Fed moves to 50pbs hikes

Goldman with the note. As they say, it’s not the first rate hike that stocks need to worry about, it is the second-last one. That just moved materially closer.

In a speech earlier today, Chair Powell said, “There is an obvious need to move expeditiously to return the stance of monetary policy to a more neutral level, and then to move to more restrictive levels if that is what is required to restore price stability.” He repeated his call for the FOMC “to move expeditiously” at the end of the speech. The shift in wording from “steadily” in January to “expeditiously” today strikes us as significant, and changes in Fed communication like this usually happen for a reason. Our best guess is that the word “expeditiously” is a signal that a 50bp rate hike is coming. We are now forecasting 50bp hikes at both the May and June meetings (vs. 25bp at each meeting previously). The level of the funds rate would still be low at 0.75-1% after a 50bp hike in May, and if the FOMC is open to moving in larger steps, then we think it would see a second 50bp hike in June as appropriate under our forecasted inflation path. After the two 50bp moves, we expect the FOMC to move back to 25bp rate hikes at the four remaining meetings in the back half of 2022, and to then further slow the pace next year by delivering three quarterly hikes in 2023Q1-Q3. We have left our forecast of the terminal rate unchanged at 3-3.25%, as shown in Exhibit 1.

We continue to expect the FOMC to announce the start of balance sheet reduction at the May meeting, but after today’s comments we do not think this is necessarily an obstacle to also delivering a 50bp hike in May. Powell’s comment last week that the shrinkage of the balance sheet is “the equivalent of another rate increase” was consistent with our estimate of its impact, but below the consensus estimate. If the impact of runoff is smaller, then pairing the balance sheet announcement with a 50bphike at the same meeting might count as moving “expeditiously” but not excessively.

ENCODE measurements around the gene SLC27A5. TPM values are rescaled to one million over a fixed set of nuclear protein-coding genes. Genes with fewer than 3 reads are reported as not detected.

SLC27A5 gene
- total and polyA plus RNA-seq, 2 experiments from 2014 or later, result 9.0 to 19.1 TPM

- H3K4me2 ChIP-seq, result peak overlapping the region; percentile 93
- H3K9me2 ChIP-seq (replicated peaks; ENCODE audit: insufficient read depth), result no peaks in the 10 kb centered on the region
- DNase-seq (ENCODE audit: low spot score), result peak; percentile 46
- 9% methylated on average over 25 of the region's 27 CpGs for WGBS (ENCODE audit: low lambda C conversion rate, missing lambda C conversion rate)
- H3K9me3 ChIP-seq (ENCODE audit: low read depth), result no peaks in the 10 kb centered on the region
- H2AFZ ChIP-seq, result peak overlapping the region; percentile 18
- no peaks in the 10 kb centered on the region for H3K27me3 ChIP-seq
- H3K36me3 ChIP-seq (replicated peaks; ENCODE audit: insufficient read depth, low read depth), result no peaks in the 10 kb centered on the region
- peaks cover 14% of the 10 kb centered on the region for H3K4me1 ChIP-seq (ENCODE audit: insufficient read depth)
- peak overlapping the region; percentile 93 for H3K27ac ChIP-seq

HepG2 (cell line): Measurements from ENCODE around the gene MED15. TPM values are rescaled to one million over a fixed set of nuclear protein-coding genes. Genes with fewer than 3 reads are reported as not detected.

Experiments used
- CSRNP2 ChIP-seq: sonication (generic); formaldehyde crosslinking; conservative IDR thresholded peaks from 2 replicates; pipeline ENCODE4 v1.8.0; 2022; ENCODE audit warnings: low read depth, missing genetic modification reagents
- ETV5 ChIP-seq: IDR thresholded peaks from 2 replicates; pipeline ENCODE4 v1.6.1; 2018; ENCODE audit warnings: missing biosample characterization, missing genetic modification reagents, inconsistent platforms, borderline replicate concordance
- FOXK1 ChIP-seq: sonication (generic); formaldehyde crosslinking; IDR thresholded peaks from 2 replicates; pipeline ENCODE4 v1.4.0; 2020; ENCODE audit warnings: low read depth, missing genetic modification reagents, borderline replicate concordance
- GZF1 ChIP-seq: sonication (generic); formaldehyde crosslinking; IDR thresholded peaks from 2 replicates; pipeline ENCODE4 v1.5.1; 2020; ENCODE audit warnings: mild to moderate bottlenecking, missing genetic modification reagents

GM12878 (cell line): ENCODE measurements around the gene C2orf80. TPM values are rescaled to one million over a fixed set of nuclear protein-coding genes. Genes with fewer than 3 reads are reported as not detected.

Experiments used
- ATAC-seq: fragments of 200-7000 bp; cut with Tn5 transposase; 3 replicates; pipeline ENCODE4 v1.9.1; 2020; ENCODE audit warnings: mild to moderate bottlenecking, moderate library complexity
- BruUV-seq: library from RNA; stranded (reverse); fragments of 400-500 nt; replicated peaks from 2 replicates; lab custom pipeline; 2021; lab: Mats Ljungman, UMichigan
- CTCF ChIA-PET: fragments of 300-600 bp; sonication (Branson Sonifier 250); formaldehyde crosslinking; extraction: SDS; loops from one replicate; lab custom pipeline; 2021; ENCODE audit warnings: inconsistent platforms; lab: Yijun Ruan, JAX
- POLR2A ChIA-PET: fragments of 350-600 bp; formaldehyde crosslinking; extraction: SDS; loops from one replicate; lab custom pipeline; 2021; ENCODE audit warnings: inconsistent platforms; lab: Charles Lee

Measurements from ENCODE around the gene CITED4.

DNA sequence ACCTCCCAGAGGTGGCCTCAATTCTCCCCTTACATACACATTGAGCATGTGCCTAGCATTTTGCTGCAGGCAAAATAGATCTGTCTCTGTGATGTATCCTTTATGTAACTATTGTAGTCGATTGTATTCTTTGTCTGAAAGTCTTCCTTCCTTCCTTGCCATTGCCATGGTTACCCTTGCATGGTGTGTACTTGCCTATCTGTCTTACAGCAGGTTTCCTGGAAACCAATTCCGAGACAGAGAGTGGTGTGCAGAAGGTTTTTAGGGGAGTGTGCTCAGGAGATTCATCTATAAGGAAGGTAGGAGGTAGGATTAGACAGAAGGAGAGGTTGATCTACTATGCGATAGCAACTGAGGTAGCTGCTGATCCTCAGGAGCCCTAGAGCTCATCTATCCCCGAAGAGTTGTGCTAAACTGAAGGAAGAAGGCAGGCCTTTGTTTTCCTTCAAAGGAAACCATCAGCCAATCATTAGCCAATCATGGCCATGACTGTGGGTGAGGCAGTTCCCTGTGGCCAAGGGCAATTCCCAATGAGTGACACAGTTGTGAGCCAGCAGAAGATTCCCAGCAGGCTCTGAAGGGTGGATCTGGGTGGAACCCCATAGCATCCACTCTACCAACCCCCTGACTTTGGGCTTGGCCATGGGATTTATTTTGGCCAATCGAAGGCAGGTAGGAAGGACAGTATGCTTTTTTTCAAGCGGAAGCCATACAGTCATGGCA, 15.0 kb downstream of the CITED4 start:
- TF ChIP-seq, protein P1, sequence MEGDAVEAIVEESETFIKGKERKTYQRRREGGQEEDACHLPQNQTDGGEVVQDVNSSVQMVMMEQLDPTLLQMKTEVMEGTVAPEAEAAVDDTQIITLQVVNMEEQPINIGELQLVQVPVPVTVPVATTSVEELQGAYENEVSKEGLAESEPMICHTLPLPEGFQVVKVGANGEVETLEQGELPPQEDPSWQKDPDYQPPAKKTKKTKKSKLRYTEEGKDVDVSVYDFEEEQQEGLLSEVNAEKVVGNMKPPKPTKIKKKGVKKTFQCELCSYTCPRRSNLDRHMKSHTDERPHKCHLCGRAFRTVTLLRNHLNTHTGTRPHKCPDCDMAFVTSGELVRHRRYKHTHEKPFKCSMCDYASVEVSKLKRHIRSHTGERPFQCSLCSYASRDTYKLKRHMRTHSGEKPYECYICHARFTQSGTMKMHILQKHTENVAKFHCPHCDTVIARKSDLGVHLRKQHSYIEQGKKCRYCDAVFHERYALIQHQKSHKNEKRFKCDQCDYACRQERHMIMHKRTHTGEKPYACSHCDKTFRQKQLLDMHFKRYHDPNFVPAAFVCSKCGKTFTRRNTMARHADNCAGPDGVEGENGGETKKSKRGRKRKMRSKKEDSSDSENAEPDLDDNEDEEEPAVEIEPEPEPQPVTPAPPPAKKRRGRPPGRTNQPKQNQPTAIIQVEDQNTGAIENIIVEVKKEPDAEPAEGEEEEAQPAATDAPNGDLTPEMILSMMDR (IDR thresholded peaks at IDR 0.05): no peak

Moreover, since the FOMC will reveal some parameters of the balance sheet reduction process in the upcoming March minutes, the official announcement in May might not be such a major event for markets.

We see both the Russian invasion of Ukraine and the possibility that financial conditionscould tighten more aggressively in response to a faster pace of Fed tightening asmeaningful downside risks to our new forecast of two 50bp rate hikes. Neither looks like an obstacle at this point, however. The invasion of Ukraine also presents upside risks to inflation, as Powell noted today, and our financial conditions index eased following last week’s hawkish March FOMC meeting and tightened only modestly today

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